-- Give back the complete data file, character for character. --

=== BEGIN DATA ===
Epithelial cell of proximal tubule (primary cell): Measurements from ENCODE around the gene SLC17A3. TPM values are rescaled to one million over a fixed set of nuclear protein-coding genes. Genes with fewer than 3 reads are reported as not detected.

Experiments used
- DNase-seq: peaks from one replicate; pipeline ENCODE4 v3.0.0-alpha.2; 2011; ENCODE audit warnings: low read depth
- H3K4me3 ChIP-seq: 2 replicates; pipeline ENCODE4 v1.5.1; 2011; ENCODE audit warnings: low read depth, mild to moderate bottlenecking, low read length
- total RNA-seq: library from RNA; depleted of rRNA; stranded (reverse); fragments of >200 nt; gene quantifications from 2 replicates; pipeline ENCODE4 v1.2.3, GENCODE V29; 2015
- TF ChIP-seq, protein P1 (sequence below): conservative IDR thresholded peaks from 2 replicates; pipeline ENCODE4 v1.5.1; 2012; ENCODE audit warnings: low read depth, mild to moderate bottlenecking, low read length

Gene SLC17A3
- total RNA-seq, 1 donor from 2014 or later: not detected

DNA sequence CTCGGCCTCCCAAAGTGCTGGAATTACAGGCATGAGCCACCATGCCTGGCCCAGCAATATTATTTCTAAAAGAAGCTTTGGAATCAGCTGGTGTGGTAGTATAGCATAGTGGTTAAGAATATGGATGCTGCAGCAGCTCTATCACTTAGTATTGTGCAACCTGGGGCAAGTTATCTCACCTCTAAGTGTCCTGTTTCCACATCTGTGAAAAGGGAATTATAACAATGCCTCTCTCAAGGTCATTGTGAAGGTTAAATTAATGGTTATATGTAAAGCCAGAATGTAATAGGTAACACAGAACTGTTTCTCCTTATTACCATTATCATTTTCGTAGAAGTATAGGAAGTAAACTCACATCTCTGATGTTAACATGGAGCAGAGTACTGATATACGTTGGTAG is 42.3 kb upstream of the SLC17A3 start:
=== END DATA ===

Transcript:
Epithelial cell of proximal tubule (primary cell): Measurements from ENCODE around the gene SLC17A3. TPM values are rescaled to one million over a fixed set of nuclear protein-coding genes. Genes with fewer than 3 reads are reported as not detected.

Experiments used
- DNase-seq: peaks from one replicate; pipeline ENCODE4 v3.0.0-alpha.2; 2011; ENCODE audit warnings: low read depth
- H3K4me3 ChIP-seq: 2 replicates; pipeline ENCODE4 v1.5.1; 2011; ENCODE audit warnings: low read depth, mild to moderate bottlenecking, low read length
- total RNA-seq: library from RNA; depleted of rRNA; stranded (reverse); fragments of >200 nt; gene quantifications from 2 replicates; pipeline ENCODE4 v1.2.3, GENCODE V29; 2015
- TF ChIP-seq, protein P1 (sequence below): conservative IDR thresholded peaks from 2 replicates; pipeline ENCODE4 v1.5.1; 2012; ENCODE audit warnings: low read depth, mild to moderate bottlenecking, low read length

Gene SLC17A3
- total RNA-seq, 1 donor from 2014 or later: not detected

DNA sequence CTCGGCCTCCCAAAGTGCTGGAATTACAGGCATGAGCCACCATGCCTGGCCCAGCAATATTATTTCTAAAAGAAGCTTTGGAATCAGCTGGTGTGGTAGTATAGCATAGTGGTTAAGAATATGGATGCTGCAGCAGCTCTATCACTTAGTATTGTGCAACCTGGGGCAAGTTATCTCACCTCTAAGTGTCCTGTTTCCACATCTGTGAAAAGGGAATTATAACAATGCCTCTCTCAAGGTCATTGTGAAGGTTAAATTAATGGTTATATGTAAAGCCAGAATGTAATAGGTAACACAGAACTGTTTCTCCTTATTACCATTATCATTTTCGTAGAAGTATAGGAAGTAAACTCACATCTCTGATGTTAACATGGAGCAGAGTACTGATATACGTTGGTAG is 42.3 kb upstream of the SLC17A3 start: